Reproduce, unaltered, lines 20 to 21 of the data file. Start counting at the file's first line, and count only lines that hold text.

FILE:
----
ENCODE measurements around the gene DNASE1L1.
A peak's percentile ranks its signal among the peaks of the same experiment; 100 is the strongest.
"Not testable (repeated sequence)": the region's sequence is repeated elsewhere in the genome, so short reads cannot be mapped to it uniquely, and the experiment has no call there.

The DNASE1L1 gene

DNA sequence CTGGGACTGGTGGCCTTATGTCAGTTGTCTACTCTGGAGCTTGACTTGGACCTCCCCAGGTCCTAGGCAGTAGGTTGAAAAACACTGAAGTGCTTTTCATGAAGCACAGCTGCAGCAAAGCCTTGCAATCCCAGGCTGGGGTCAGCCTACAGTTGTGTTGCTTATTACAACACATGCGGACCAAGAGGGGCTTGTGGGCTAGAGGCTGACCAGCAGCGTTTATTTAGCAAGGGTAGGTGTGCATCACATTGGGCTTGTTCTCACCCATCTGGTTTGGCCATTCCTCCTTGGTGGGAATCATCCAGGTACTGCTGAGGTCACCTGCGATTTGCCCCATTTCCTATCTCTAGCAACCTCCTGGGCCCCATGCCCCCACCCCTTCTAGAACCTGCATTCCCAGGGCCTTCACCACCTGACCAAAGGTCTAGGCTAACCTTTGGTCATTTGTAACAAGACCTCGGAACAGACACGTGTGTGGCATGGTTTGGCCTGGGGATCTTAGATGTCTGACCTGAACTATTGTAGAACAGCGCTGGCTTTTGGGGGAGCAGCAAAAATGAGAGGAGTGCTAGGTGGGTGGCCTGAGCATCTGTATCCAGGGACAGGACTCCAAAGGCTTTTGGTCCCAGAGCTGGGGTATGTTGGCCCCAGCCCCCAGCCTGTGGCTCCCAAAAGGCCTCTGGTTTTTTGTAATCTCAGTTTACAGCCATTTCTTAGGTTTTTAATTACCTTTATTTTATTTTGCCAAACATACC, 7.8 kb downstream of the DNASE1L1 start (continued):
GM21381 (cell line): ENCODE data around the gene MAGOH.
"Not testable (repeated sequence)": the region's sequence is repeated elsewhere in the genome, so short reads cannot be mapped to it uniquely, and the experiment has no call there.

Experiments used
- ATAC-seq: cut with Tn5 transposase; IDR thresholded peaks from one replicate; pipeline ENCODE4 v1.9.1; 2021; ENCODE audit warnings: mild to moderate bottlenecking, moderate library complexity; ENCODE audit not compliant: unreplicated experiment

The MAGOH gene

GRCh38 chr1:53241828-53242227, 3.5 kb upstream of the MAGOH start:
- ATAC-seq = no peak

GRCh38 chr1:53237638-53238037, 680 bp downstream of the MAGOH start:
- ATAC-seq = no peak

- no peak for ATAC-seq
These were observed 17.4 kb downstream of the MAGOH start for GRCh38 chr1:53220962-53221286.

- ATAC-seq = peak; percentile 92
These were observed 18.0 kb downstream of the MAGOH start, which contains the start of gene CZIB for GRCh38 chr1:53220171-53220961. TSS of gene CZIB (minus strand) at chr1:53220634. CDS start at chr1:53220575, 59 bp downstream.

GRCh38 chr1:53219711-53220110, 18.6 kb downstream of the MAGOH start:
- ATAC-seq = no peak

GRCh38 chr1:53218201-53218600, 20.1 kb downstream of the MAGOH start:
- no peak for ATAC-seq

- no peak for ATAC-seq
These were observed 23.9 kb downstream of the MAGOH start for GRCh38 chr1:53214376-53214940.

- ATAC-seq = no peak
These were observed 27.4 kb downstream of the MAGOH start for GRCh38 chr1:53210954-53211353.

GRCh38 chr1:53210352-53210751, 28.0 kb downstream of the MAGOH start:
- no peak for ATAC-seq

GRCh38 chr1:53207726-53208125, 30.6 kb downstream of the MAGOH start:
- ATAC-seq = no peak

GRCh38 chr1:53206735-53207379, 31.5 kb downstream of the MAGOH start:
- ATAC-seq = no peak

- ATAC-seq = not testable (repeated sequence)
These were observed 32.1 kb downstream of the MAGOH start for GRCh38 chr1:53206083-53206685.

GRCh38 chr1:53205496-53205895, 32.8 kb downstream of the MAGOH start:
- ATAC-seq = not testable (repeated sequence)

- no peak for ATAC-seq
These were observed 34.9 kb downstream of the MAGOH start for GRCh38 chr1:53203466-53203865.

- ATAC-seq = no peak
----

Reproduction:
- ATAC-seq = no peak

GRCh38 chr1:53218201-53218600, 20.1 kb downstream of the MAGOH start: